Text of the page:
George W. Bush and Dick Cheney lied to the American public and were indirectly responsible for the murder of many US servicepeople and Iraqi civilians. They got away with it. With few exceptions, big honchos on Wall Street fleeced investors and the American public out of millions of dollars. They got away with it. I am a firm believer in punishing those who do wrong things, and it grates on me to know that these bastards got away with murder, sometimes literally, sometimes figuratively.

We must not fracture, we must get angry. We must not lay down, we must speak out. We must not be easily placated, we must demand our share. My sense of social justice is tied heavily into my sense of social retribution.

My goals for the movement are these:

  • Increased outrage over the aforementioned income gap.
  • An increased call for more entry-level jobs.
  • Reduced college costs.
  • An increase in the number of white-collar criminals tried and convicted for various money-based crimes.”

What this is about

For those of you who read this blog, I would like to announce we will soon have a series of posts, from different members, as to why we are in this movement and what we want the end result to be.  The reason for this is threefold:

1) The movement is very diverse politically. It will help to know where we each stand, so we can establish what *common* goals we have – so we can move forward toward those common goals.

2) Unless we start recognizing what we have in common and what to do with that, all we’re doing is saying we don’t like something – which isn’t proactive.

3) This could help inspire other Occupy groups, and could really push bringing out what the movement as a whole has in common, so we can start moving in that direction.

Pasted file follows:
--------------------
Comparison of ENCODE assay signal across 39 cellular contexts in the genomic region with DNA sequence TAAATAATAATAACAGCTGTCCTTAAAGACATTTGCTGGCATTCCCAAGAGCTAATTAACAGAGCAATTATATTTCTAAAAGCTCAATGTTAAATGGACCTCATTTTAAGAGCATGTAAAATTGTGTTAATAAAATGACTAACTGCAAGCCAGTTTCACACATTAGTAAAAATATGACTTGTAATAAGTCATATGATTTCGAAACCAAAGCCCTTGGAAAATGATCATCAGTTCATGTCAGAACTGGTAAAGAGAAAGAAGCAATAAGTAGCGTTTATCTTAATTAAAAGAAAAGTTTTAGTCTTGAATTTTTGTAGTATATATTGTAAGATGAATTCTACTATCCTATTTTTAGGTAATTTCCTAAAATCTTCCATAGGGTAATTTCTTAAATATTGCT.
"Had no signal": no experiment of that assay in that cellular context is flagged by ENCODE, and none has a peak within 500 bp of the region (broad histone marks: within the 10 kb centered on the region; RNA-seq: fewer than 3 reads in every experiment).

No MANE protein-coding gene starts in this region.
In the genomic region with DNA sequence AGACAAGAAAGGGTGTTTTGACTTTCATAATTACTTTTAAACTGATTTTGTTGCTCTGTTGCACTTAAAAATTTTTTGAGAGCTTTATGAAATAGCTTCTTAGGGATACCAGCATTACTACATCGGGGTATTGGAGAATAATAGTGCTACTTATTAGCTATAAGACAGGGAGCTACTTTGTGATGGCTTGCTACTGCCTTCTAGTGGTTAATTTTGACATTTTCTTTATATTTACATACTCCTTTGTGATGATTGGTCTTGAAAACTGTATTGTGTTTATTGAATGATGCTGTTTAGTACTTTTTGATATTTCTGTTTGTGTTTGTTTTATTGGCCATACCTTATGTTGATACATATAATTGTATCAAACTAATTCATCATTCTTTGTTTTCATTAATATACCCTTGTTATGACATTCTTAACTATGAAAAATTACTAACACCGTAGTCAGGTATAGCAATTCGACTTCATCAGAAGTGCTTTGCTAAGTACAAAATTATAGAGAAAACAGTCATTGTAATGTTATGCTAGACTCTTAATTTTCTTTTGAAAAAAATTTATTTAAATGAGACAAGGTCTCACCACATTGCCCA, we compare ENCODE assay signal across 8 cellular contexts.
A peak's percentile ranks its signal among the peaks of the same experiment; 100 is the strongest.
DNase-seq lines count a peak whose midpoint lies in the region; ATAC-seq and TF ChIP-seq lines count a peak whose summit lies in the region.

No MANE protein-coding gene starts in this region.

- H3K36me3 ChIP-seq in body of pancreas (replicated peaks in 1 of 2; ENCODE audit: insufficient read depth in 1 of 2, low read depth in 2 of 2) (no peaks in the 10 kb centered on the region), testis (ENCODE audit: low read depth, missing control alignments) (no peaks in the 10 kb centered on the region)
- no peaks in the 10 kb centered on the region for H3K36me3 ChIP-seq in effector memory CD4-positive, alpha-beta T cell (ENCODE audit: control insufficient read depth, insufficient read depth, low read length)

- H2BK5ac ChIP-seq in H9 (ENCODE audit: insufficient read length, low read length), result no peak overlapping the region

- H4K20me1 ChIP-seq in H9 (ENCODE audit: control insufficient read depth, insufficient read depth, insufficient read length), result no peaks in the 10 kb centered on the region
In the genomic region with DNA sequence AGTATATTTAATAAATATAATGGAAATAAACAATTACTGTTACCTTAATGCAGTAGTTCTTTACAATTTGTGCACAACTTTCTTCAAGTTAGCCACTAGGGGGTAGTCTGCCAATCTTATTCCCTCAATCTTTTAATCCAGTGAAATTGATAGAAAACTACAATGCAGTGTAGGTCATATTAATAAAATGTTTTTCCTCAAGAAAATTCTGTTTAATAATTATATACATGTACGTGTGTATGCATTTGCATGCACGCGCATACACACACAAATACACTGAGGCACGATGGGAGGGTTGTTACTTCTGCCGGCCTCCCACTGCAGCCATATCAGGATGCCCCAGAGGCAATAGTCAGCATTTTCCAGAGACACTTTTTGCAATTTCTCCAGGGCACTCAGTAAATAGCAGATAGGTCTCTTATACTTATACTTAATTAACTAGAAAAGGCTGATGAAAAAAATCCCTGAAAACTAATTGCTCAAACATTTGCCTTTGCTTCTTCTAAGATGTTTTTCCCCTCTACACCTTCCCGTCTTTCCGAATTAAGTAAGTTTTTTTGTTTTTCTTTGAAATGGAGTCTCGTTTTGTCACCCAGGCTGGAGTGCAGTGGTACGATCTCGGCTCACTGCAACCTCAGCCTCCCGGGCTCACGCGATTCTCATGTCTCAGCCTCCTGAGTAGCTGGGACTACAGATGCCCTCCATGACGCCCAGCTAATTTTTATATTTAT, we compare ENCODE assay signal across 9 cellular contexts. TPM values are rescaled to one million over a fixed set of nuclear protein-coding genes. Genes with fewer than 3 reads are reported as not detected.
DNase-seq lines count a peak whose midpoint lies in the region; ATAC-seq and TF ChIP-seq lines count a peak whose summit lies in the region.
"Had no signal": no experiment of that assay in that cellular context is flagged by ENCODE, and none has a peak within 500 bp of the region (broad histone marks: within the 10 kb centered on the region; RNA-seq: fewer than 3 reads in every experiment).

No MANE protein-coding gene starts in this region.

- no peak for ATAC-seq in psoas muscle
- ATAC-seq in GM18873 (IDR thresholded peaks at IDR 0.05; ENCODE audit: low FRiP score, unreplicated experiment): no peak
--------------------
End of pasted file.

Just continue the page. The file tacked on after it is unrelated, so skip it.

MEETING NOTES – SEPTEMBER 26, 2011

OCCUPY BINGHAMTON
Organizational Meeting
September 26, 2011
(12 in attendance)

Meeting assembled at 7:02pm

Opened the meeting with introductions and a reading of Occupy Wall street’s General Assembly Points of Solidarity.
We then held a brainstorm session regarding visions individuals had for action.
Ideas were proposed for
some going down to the main Occupation on Wall street.
engage in providing resources for those already in NYC
be a visible presence in Binghamton some messages could include:
support local economy, buy local
work for local economy
better to focus on helping, not getting attention.
press campaign?
distribute information
civil disobedience/shut down traffic? (discussion of direct impact)The concern was raised about negatively impacting the very people the movement is trying to help.
Ethan L. proposal: The park on corner of state and court, have a community barbeque. Due a supply drive there. Two or three events to gain popularity.

Ethan L. volunteered to head up coordinating the supplies for the care packages. (Post on facebook group the list of things)

Randy volunteered to make up some fliers, several offers were made to distribute.

Nico volunteered to coordinate the food.

Ethan R(?) volunteered to record sessions synched with notes.

Some misc. ideas-

request songs (ex. RAtM) on radio in solidarity and to raise awareness.

flyer local businesses/schools/parking lots.

contact citizen action about bus to use down to NYC?

use Binghamton office to offer free legal aid?

Next meeting September 29 @ Rec Park, 5:30pm, main item on agenda will be the free meals in downtown.

Adjourned @ 8:10

The time has come for fighting in the street

Greetings!  This is the official blog of Occupy Binghamton (Binghamton, NY), or that is to say, the voice of Binghamton’s 99%.  We are here to stand, allied with our brothers and sisters down on Wall St who have begun the revolution against consolidated economic power, and in solidarity with our brothers and sisters here in America and across the world who suffer due to these conditions.  We occupy together – not just in New York, but in America.  Time to take back what is ours.

Our organization is democratic – horizontal, not hierarchical.  We are structured to cooperate in the best way possible to be as effective as possible in achieving our end goals and fulfilling the promise of the Occupy Movement.

This blog will be used to keep track, for you the reader, of our goings on, of opinions of different members, and of the minutes of what goes on at our open meetings.  You can subscribe by e-mail at the bottom.  We fight for you, will you follow us?